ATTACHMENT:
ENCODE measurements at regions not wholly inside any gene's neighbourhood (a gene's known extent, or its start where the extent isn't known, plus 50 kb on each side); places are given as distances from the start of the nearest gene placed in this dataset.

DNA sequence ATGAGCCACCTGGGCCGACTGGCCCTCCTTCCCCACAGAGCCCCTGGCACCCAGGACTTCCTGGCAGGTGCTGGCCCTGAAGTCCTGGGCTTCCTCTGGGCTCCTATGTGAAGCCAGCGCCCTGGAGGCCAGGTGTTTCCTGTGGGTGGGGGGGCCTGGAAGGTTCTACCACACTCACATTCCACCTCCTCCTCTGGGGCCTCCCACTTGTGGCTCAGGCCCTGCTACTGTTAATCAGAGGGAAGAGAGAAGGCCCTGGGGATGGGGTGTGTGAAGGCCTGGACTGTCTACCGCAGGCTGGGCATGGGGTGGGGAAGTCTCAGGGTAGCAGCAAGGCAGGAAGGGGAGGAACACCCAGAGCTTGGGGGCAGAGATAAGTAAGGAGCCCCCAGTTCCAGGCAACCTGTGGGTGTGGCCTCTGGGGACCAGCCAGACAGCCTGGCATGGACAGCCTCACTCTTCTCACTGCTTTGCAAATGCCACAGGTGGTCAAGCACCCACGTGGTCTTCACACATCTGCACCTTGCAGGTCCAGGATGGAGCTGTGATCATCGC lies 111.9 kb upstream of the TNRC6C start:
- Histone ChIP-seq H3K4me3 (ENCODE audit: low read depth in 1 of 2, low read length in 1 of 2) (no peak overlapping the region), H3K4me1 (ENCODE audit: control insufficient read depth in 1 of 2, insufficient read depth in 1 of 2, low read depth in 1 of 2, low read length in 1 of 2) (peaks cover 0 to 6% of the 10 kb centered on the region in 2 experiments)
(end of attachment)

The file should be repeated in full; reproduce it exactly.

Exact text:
ENCODE measurements at regions not wholly inside any gene's neighbourhood (a gene's known extent, or its start where the extent isn't known, plus 50 kb on each side); places are given as distances from the start of the nearest gene placed in this dataset.

DNA sequence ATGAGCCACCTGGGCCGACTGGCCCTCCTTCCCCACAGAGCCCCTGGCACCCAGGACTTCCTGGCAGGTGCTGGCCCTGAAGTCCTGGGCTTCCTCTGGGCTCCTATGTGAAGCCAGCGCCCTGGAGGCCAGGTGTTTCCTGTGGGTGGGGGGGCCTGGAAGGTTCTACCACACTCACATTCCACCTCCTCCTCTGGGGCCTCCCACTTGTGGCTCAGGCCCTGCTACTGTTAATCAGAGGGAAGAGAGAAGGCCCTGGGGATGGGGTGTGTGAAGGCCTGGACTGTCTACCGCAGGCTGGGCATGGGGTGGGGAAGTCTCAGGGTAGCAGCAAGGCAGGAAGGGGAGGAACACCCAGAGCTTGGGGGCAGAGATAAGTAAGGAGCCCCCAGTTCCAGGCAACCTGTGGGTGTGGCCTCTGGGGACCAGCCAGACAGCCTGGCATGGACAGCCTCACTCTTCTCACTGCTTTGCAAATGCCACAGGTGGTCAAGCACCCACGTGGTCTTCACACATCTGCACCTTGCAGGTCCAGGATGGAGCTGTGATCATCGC lies 111.9 kb upstream of the TNRC6C start:
- Histone ChIP-seq H3K4me3 (ENCODE audit: low read depth in 1 of 2, low read length in 1 of 2) (no peak overlapping the region), H3K4me1 (ENCODE audit: control insufficient read depth in 1 of 2, insufficient read depth in 1 of 2, low read depth in 1 of 2, low read length in 1 of 2) (peaks cover 0 to 6% of the 10 kb centered on the region in 2 experiments)